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With jail time still looming in October 2002, the Deihl family came out in force at one of Outlaw Joe's campaign events. Junior, wife Kim, dad, mother Sari and a brother each contributed the maximum $340 contribution to Outlaw Joe's 2004 reelection campaign.
That brought the grand total of reported campaign contributions to Outlaw Joe by the Deihl family to $11,700.
Last December, Junior's legal team lost a final appeal in federal court, and it was time for its 38-year-old client to report to jail. Phoenix Municipal Court Judge Carol Scott Berry ordered Deihl to report to rat- and vermin-infested Estrella at 9 p.m. January 8 to begin serving his 15 days.
But (I'm sure you're way ahead of me by now) that's not where Deihl ended up, according to county jail records. Outlaw Joe sent Deihl to the Mesa Hilton to serve his time in peace and tranquility. Deihl was allowed to leave each day at 9 a.m. to go to work and had to report back to jail each evening at 9 p.m.
Sources tell me Junior was allowed to bring food and his cell phone into the comfortable lockup -- items that are forbidden at Estrella and adjacent Tent City.
A comfortable stay in a private cell is what $11,700 in campaign contributions apparently buys you with Outlaw Joe.
I called Junior the other day to ask him about his time in the Mesa Hilton, and to see if the campaign contributions followed by his stay in the exclusive Mesa calaboose was merely coincidence.
"I'd rather not talk about it," Deihl replied.
I then asked him if he was aware that his father had contributed $10,000 to Outlaw Joe's campaign, and at first, Deihl claimed ignorance.
Then, he tried to deflect the question, claiming there are more than 100 Deihls in the Phoenix area and that any one of them could have made the contribution.
But there is no doubt that the $10,000 came from Deihl's father, who is clearly identified on Arpaio's campaign finance reports.
The elder Deihl didn't return several phone calls I left at his office last week. Nor did Arpaio's campaign spokesman, Scottsdale political consultant Jason Rose.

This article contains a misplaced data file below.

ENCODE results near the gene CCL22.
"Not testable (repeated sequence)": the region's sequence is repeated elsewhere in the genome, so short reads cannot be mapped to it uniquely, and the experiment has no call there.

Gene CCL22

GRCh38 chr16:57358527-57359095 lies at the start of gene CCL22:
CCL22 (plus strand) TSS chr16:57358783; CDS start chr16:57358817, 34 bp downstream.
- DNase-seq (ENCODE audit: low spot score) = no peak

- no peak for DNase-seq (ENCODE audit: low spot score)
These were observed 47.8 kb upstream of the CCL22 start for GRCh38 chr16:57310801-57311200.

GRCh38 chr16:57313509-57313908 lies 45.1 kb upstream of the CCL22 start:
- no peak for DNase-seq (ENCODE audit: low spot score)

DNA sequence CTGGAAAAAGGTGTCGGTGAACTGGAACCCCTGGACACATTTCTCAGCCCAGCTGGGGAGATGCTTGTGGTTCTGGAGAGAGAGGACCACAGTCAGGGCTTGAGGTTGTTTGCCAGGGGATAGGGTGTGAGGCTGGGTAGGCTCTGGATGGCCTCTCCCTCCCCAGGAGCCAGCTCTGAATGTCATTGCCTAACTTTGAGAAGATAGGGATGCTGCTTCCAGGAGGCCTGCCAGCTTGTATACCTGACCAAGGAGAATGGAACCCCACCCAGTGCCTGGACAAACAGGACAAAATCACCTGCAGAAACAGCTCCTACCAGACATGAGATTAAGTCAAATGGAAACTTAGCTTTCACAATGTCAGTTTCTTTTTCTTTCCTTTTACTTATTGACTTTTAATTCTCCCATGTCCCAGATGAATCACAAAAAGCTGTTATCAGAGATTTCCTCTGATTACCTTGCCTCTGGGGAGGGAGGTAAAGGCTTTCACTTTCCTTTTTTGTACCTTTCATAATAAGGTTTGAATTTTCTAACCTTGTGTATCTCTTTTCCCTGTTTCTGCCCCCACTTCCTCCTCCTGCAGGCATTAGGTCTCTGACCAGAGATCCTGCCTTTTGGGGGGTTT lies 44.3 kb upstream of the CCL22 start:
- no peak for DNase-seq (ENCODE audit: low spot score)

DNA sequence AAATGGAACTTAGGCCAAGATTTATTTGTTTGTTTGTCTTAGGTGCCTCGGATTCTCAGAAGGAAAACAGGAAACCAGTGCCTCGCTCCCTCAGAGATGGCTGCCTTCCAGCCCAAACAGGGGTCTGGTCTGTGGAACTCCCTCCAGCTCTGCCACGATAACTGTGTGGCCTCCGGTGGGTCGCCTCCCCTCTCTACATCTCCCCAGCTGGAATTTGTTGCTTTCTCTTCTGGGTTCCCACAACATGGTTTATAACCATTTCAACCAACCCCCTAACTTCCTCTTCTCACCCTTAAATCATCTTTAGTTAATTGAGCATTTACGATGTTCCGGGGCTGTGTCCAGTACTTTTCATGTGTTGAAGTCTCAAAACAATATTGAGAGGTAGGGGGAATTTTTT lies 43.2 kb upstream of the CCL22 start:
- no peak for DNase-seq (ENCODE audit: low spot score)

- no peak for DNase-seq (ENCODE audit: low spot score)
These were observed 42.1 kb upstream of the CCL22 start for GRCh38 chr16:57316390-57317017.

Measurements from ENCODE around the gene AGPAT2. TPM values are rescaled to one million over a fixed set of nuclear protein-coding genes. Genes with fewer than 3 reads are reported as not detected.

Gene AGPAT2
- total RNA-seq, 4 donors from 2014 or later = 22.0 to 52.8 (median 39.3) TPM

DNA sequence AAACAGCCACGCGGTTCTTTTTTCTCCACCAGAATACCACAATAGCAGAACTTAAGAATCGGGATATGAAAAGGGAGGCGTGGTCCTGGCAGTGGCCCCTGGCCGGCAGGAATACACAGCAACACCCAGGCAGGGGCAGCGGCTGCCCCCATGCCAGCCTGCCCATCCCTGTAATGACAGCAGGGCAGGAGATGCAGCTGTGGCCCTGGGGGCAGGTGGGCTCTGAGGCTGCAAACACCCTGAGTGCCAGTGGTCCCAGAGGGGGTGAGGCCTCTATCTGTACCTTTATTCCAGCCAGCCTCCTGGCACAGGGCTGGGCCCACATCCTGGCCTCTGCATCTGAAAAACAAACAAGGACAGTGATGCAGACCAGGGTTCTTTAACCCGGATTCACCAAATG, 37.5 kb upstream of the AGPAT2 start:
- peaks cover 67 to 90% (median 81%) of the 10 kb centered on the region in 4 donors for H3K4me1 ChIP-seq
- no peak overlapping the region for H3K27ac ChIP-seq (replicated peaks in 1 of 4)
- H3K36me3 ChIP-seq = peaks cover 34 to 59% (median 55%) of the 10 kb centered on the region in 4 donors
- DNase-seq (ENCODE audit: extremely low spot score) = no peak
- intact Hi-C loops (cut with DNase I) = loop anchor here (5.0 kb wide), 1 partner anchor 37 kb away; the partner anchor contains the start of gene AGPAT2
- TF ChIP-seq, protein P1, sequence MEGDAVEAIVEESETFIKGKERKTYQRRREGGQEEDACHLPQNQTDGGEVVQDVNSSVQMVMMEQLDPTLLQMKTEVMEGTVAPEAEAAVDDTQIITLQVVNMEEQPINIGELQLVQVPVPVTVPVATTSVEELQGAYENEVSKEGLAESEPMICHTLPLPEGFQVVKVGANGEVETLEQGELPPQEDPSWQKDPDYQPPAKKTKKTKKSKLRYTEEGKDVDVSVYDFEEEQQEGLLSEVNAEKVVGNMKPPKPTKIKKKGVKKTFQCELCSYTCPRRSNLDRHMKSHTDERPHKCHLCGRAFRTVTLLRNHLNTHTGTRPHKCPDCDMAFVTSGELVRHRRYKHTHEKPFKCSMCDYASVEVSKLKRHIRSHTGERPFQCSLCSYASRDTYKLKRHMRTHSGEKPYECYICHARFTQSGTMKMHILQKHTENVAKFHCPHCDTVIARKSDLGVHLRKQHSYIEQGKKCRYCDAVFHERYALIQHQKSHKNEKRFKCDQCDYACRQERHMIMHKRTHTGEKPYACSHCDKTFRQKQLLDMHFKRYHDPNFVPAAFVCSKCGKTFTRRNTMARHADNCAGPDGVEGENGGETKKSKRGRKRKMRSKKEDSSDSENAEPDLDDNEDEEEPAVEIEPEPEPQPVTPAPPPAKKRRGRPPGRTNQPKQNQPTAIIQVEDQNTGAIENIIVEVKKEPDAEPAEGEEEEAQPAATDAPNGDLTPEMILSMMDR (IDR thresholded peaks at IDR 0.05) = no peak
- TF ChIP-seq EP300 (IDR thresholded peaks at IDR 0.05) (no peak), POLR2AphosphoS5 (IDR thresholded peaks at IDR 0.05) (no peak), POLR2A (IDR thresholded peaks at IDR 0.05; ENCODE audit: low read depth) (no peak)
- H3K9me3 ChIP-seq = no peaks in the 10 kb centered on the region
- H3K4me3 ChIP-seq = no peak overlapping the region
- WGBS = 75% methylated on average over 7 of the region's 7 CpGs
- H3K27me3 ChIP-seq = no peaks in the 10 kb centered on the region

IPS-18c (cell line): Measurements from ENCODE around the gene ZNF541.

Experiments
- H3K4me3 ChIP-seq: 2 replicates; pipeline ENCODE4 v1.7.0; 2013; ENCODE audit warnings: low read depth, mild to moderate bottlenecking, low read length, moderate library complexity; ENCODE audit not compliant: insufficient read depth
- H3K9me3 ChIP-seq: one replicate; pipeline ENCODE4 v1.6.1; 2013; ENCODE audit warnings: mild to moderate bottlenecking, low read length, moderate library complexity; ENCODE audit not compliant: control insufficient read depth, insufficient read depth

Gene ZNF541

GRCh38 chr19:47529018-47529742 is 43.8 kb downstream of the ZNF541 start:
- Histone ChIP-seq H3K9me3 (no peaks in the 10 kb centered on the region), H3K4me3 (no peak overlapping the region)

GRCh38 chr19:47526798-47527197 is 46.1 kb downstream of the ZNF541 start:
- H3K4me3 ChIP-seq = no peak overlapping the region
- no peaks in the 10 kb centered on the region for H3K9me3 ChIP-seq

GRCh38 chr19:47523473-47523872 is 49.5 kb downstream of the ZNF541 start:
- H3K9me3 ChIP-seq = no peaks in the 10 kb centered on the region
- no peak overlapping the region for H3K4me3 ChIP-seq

Their silence cannot obscure the obvious.
Outlaw Joe's created a scheme that has worked marvelously. He has purposely made the county jail system, except for the Mesa Hilton, unfit for humans as part of his sadistic shtick as America's "toughest sheriff." So there will always be demand for a room at the Hilton among those with the means to give back.
It's interesting to note that the elder Deihl wasn't the only big contributor to Outlaw Joe after the campaign contribution limits came off in October 2000 because of Ayala's personal contributions to his own campaign.
On November 2, 2000, former Dial Corporation chairman and chief executive officer John W. Teets contributed $10,000. The donation came four days before the 2000 general election in which Arpaio won 66 percent of the vote, crushing Ayala, who came in with 26 percent.
It wasn't as if Outlaw Joe even needed the two $10,000 contributions from Teets and Diehl to stave off a strong opponent. The election was a foregone conclusion, and he had plenty of cash in his campaign.
The reason for Teets' hefty contribution remains a mystery. He did not return a phone message left at his residence last week.
Jailgate isn't the only problem plaguing Arpaio. Last week I documented a dozen illegal contributions to his campaign, compelling evidence that Outlaw Joe isn't adhering to campaign finance law.
Considering all that I have reported, Maricopa County Attorney Rick Romley could have a field day with Arpaio. But like the rest of us, he's probably hoping that the primary election will take care of his old nemesis.
If that doesn't happen and Romley refuses to act, here's an option to consider: State law allows anyregistered voter to file a formal complaint over alleged campaign violations with Romley's office, and the county attorney "shall investigate the complaint for possible action."
That is, if you file said complaint, the county attorney has no choice but to launch a probe. Go for it!